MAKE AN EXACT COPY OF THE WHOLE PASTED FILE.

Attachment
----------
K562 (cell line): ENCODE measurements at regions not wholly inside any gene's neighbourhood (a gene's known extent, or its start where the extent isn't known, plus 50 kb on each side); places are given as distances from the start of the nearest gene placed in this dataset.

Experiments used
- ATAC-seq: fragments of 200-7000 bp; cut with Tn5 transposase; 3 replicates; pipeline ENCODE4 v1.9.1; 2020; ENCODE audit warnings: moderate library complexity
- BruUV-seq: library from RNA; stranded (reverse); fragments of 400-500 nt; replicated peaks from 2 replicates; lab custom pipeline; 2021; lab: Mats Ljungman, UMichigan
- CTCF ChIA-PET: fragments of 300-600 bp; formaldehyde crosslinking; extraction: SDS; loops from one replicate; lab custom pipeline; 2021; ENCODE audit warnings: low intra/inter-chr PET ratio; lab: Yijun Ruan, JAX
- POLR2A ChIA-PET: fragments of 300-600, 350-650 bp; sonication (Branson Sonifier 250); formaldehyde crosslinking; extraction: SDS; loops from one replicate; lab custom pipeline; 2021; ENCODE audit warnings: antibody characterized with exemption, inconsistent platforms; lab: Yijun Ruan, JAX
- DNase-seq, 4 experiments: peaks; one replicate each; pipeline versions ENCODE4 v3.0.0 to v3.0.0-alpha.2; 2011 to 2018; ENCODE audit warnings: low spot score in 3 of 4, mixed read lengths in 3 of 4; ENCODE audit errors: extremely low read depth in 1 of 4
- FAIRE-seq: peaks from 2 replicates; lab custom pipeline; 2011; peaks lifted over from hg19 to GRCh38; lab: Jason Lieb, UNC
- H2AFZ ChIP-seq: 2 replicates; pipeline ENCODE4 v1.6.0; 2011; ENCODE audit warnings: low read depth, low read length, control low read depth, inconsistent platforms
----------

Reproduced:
K562 (cell line): ENCODE measurements at regions not wholly inside any gene's neighbourhood (a gene's known extent, or its start where the extent isn't known, plus 50 kb on each side); places are given as distances from the start of the nearest gene placed in this dataset.

Experiments used
- ATAC-seq: fragments of 200-7000 bp; cut with Tn5 transposase; 3 replicates; pipeline ENCODE4 v1.9.1; 2020; ENCODE audit warnings: moderate library complexity
- BruUV-seq: library from RNA; stranded (reverse); fragments of 400-500 nt; replicated peaks from 2 replicates; lab custom pipeline; 2021; lab: Mats Ljungman, UMichigan
- CTCF ChIA-PET: fragments of 300-600 bp; formaldehyde crosslinking; extraction: SDS; loops from one replicate; lab custom pipeline; 2021; ENCODE audit warnings: low intra/inter-chr PET ratio; lab: Yijun Ruan, JAX
- POLR2A ChIA-PET: fragments of 300-600, 350-650 bp; sonication (Branson Sonifier 250); formaldehyde crosslinking; extraction: SDS; loops from one replicate; lab custom pipeline; 2021; ENCODE audit warnings: antibody characterized with exemption, inconsistent platforms; lab: Yijun Ruan, JAX
- DNase-seq, 4 experiments: peaks; one replicate each; pipeline versions ENCODE4 v3.0.0 to v3.0.0-alpha.2; 2011 to 2018; ENCODE audit warnings: low spot score in 3 of 4, mixed read lengths in 3 of 4; ENCODE audit errors: extremely low read depth in 1 of 4
- FAIRE-seq: peaks from 2 replicates; lab custom pipeline; 2011; peaks lifted over from hg19 to GRCh38; lab: Jason Lieb, UNC
- H2AFZ ChIP-seq: 2 replicates; pipeline ENCODE4 v1.6.0; 2011; ENCODE audit warnings: low read depth, low read length, control low read depth, inconsistent platforms